As you can tell if you read this often, I like to interact with Charles Colson. Even though we sometimes disagree, we also seem to have much in common. Today I want to interact with Colson’s “Liminal Christians: Christianity without the Church?”
Colson’s thesis, drawing from several interesting sources, is that a loss in Americans of a desire to associate with others is a key to understanding the kind of stand-offish attitude toward the church which is becoming more common. The idea is that, back in the 1980s people wanted to invent their own, personalized set of beliefs. Churches, as “organized religion” came with pre-packaged sets of beliefs. This was supposedly the barrier that kept some people out of churches back then.
Now, according to Colson, it is no longer the problem of the 80s; rather, it is the reluctance people have to entering into any kind of “community.” As Colson says, drawing from one of his sources, more people want to go bowling, but fewer wish to join bowling leagues. They simply want to “bowl alone.”
My conjecture is that these two are not all that different. (I’m not sure what Colson would say about this, but he seems to present these as different and distinct.) The same kind of mindset that will only accept a “personalized, designer religion” will probably not want to enter into associations. This is because an association for any purpose will require some kind of rules – written or not – to make the association work.
I think we all need to be individual, critical thinkers. I don’t just accept something simply because someone tells me to do so, nor do I think anyone else should. But good critical thinking informs us that truth cannot be of our own invention. Critical thinking also helps us realize that religious views are not exempt from the measurements of truth. (There is much more that could be said about those ideas. I leave that unexplored for now.)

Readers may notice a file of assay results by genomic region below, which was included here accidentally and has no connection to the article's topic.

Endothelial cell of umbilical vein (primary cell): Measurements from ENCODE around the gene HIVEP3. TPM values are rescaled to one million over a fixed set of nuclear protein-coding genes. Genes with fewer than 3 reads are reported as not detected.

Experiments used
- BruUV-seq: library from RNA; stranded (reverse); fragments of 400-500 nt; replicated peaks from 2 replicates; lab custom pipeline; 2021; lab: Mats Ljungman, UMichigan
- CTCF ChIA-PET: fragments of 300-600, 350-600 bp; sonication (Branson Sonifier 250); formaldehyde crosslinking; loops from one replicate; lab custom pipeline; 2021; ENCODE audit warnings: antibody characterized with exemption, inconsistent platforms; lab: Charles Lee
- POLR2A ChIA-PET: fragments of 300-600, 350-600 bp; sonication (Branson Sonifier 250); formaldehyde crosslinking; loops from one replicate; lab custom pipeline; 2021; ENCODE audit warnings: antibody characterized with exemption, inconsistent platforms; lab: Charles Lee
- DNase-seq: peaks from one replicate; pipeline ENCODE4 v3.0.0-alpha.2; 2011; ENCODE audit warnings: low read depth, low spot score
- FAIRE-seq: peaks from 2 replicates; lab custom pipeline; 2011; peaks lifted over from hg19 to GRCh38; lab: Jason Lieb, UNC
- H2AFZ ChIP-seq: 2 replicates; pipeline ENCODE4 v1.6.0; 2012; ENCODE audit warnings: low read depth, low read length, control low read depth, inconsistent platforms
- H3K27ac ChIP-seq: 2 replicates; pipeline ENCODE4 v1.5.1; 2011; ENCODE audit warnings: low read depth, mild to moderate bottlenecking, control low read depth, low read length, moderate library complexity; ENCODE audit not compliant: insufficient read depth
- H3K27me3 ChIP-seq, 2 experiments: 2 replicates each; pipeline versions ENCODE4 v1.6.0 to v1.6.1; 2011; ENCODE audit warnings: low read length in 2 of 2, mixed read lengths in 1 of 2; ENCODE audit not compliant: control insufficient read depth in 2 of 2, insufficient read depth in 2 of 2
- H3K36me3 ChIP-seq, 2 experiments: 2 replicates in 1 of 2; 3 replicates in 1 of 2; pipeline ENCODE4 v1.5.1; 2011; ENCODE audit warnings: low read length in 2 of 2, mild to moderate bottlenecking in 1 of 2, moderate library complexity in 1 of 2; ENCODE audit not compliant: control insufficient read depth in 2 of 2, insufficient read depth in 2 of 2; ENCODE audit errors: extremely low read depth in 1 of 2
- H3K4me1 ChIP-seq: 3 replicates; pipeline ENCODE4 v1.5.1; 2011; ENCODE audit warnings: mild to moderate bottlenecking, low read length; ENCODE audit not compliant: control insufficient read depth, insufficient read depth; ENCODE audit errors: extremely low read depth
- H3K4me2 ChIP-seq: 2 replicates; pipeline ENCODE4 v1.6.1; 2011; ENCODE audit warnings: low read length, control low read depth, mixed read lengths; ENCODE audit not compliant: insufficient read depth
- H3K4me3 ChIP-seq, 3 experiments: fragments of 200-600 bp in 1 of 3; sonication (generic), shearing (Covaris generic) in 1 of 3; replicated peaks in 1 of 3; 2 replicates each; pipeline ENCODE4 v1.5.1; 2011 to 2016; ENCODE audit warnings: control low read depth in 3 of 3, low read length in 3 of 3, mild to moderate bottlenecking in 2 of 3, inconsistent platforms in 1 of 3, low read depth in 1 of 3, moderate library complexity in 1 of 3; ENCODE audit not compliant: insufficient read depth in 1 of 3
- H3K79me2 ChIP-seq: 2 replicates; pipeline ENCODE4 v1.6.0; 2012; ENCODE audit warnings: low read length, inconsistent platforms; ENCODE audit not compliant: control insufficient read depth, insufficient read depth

I contend that most of the problems we encounter in our society - religious, social, and governmental – are in the end traceable to our very stubborn societal resistance to the idea of truth. There are realities in all these areas, and it is possible to know these realities, at least to some extent, and thus arrive at truth. These realities and the truth about these realities dictate how we should proceed.
Those who deny all this butt their heads against the brick walls of reality. It is painful. It is frustrating. It destroys even the possibility of a good life. This syndrome has come up in recent, and remote, history in various ways. It was manifest one way in the 1980s, and another in the early 21st century.
But it is, in the final analysis, the same problem – the problem of truth.